March 24, 1960
CYBULSKI ET UX., APPELLANTS.
Appeal, No. 490, Oct. T., 1959, from decree of Court of Common Pleas of Lycoming County, Sept. T., 1958, No. 169, in case of William L. McLaughlin et ux. v. Leonard F. Cybulski et ux. Decree affirmed.
Clyde E. Williamson, with him Williamson & Cupp, for appellants.
John C. Gault, with him Candor, Youngman and Gibson, for appellees.
Before Rhodes, P.j., Hirt, Gunther, Wright, Woodside, Ervin, and Watkins, JJ.
[ 192 Pa. Super. Page 8]
OPINION BY RHODES, P.J.
This is an appeal by defendants from a final decree of the Court of Common Pleas of Lycoming County in an action by plaintiffs to quiet title to land.
[ 192 Pa. Super. Page 9]
On September 26, 1958, plaintiffs filed a complaint praying that defendants be barred from asserting any right, title, or interest in the north 25 feet of a proposed 50-foot wide street adjoining their land on the plan of Highland Farms, Williamsport. Plaintiffs sought also to protect their right of passage over the south 25 feet of the proposed street. Highland Farms was laid out and a plan thereof recorded on December 18, 1927. The plan indicated, inter alia, a proposed 50-foot wide street, unnamed, abutting a number of lots and lying parallel to and between opened roadways known as Orchard Avenue and Spring Garden Mills Road. Plaintiffs purchased lots fronting on Orchard Avenue and extending in depth in a southwardly direction to the north line of the proposed street. Thereafter defendants purchased lots fronting on Spring Garden Mills Road, their conveyance purporting to include the fee to all of the proposed street adjoining plaintiffs' lands. For twenty-one years from the time of dedication and to the time of the court's decision, the proposed street had not been accepted, opened, or used as a street by the public or any other person.
Plaintiffs claimed the fee of the north 25 feet of the proposed street abutting their land and a right of passage over the south 25 feet. Defendants asserted their right in fee to the entire 50 feet of the proposed street.
On the admitted facts the question was one of law, and the court made its findings and conclusions based upon the pleadings. The court concluded (1) that, although the street was dedicated upon the subdivision by plan, it had not been opened to public or private use or accepted by any municipality within twenty-one years thereafter and the public therefore lost all interest therein by virtue of the Act of May 9, 1889, P.L. 173, 36 PS § 1961; (2) that plaintiffs, defendants, and other owners of lots on the plan of Highland Farms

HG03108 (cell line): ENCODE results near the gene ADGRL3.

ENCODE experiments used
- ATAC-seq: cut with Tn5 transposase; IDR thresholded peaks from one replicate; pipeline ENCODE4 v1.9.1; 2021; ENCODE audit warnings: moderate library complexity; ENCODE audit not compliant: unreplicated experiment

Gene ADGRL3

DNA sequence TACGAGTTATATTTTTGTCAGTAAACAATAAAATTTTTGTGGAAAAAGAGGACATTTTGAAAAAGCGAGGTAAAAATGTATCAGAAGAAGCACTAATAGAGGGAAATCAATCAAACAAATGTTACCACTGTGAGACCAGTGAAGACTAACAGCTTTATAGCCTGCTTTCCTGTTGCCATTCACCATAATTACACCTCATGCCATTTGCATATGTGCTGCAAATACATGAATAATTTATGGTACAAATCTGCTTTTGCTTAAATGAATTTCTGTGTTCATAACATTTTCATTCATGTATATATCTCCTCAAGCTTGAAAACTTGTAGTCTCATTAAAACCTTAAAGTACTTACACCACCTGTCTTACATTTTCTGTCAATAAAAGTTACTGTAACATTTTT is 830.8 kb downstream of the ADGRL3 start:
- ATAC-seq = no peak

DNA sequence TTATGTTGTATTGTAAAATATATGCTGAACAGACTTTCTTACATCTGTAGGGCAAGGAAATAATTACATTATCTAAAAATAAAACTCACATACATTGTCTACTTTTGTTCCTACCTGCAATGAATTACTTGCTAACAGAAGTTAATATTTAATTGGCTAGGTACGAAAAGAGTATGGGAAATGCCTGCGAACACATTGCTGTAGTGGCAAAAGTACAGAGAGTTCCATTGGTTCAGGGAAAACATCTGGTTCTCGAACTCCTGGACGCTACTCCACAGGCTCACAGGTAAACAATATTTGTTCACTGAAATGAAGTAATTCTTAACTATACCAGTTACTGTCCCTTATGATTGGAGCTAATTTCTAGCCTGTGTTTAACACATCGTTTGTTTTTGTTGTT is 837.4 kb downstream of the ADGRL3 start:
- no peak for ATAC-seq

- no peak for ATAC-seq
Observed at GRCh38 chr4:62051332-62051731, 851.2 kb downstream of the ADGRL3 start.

[ 192 Pa. Super. Page 10]
adjoining the unopened street have an easement for right of way purposes over the entire proposed street; and (3) that plaintiffs' deed, being prior in time to that of defendants and calling for the side of the unopened street as one of its boundaries, included title in fee to the center of the unopened street subject to the easement in favor of the other lot owners.
The court correctly determined the rights of the parties. Where the owner of land subdivides it into lots and streets in a plan and sells his lots accordingly, he dedicates those streets to public use. Rahn v. Hess, 378 Pa. 264, 268, 106 A.2d 461; Whittaker Appeal, 386 Pa. 403, 407, 126 A.2d 715. If the dedication is not perfected within twenty-one years, the Act of May 9, 1889, P.L. 173, No. 192, § 1, 36 PS § 1961, extinguishes the public right in the road and provides that it shall not be opened "without the consent of the owner or owners of the land on which the same has been, or shall be, laid out." The proposed street in Highland Farms had not been accepted or used as such for more than twenty-one years after the dedication. The plaintiffs' deeds, calling for the proposed street as a boundary, conveyed title in fee to the center of the street since the grantor had title to that extent and did not expressly or by clear implication reserve it. Rahn v. Hess, supra, 378 Pa. 264, 269, 270, 106 A.2d 461. See Mynyk's Appeal, 175 Pa. Superior Ct. 339, 342, 104 A.2d 173. The subsequent conveyance to defendants purporting to grant them the entire roadway could not give title in fee to that portion previously granted to plaintiffs. Consequently both plaintiffs and defendants each owned in fee one half of the roadway subject to the private easement of passage of each of them and the other owners of lots abutting the proposed street, as the court below determined. Rahn v. Hess, supra, 378 Pa. 264, 271, 106 A.2d 461.
The decree is affirmed at the cost of appellants.
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